the detail page for a calendar event.
  • 8:02 - 8:06
    There's a lot of text here and there
    seems to be larger gaps than others.
  • 8:06 - 8:09
    We can create those larger
    gaps by adding padding.
  • 8:09 - 8:13
    To add this gap here, you can either
    add bottom padding to this TextView, or
  • 8:13 - 8:15
    you can add top padding to this view.
  • 8:16 - 8:18
    Either way would work.
  • 8:18 - 8:21
    Or you could even implement
    it using layout margin.
  • 8:21 - 8:24
    You really can't tell the difference
    between using layout margin or padding
  • 8:24 - 8:28
    in this case, because the background
    of the text used is transparent.
  • 8:28 - 8:31
    Now it's your turn to practice
    with setting different padding and
  • 8:31 - 8:32
    margin values.
  • 8:32 - 8:35
    We've provided some initial code for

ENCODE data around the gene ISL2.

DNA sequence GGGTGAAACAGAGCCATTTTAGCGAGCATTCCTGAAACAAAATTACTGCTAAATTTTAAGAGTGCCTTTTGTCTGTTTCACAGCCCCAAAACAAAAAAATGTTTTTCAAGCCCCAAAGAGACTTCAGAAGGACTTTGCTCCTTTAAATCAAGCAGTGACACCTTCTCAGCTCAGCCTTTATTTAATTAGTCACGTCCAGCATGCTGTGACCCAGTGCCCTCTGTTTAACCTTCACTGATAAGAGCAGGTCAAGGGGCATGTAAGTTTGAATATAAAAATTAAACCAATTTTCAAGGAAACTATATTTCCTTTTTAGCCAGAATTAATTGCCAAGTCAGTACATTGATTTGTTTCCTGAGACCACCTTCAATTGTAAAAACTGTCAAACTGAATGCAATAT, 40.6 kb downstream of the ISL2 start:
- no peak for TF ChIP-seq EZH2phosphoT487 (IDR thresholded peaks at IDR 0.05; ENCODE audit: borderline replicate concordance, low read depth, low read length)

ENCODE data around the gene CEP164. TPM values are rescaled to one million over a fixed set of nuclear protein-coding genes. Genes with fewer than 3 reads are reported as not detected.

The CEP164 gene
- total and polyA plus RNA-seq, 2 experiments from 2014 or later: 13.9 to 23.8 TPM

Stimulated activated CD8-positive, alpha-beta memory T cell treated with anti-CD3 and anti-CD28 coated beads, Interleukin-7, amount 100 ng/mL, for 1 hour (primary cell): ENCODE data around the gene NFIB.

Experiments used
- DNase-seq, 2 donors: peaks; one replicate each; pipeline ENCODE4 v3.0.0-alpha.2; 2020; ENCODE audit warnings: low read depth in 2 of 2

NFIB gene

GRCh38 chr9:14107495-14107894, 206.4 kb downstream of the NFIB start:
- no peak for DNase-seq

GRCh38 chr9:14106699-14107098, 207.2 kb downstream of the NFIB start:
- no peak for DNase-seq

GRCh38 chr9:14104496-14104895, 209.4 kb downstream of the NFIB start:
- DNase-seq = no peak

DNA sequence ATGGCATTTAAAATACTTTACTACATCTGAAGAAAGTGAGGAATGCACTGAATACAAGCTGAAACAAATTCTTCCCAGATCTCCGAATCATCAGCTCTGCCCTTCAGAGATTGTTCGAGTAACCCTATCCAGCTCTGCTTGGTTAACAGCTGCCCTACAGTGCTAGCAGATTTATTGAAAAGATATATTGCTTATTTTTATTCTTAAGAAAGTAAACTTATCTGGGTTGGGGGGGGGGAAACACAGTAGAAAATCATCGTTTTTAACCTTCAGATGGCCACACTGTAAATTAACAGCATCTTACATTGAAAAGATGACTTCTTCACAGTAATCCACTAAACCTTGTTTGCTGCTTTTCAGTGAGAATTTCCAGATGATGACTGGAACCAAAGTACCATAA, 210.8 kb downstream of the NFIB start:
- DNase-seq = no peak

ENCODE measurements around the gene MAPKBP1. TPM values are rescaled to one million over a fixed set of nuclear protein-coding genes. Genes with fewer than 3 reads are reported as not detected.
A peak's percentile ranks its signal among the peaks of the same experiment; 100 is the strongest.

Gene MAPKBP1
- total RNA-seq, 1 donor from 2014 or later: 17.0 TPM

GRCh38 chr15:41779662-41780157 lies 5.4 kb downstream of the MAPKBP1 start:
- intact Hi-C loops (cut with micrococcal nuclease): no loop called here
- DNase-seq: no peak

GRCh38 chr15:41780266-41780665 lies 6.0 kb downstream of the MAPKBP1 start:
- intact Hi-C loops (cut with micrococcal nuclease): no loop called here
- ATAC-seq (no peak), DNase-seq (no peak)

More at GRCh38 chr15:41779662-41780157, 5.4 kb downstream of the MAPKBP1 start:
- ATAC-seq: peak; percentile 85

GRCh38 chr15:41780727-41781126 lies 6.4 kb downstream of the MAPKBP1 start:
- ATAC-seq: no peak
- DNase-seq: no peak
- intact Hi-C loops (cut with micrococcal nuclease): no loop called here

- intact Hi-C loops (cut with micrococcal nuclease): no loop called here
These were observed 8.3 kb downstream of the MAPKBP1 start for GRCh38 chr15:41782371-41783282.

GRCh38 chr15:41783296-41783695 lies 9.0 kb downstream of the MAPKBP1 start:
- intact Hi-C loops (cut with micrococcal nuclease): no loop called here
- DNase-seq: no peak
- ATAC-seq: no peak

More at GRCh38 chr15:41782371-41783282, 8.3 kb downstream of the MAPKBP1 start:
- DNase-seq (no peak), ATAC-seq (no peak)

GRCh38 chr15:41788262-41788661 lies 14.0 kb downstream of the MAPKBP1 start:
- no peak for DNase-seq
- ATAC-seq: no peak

you to get started using the link below.
  • 8:35 - 8:39
    Once you're comfortable with padding and
    margin values, go ahead and
  • 8:39 - 8:40
    try to build out this layout.
  • 8:41 - 8:46
    By the way, this text is located
    16 dips from the edges here.
  • 8:46 - 8:49
    But it's ony eight dips in
    between the two TextViews.
  • 8:49 - 8:51
    When you're done, check this box.
Title:
Padding vs Margin
Description:

more » « less
Video Language:
English
Team:
Udacity
Project:
UD837 - Android for Beginners
Duration:
08:52

English subtitles

Revisions Compare revisions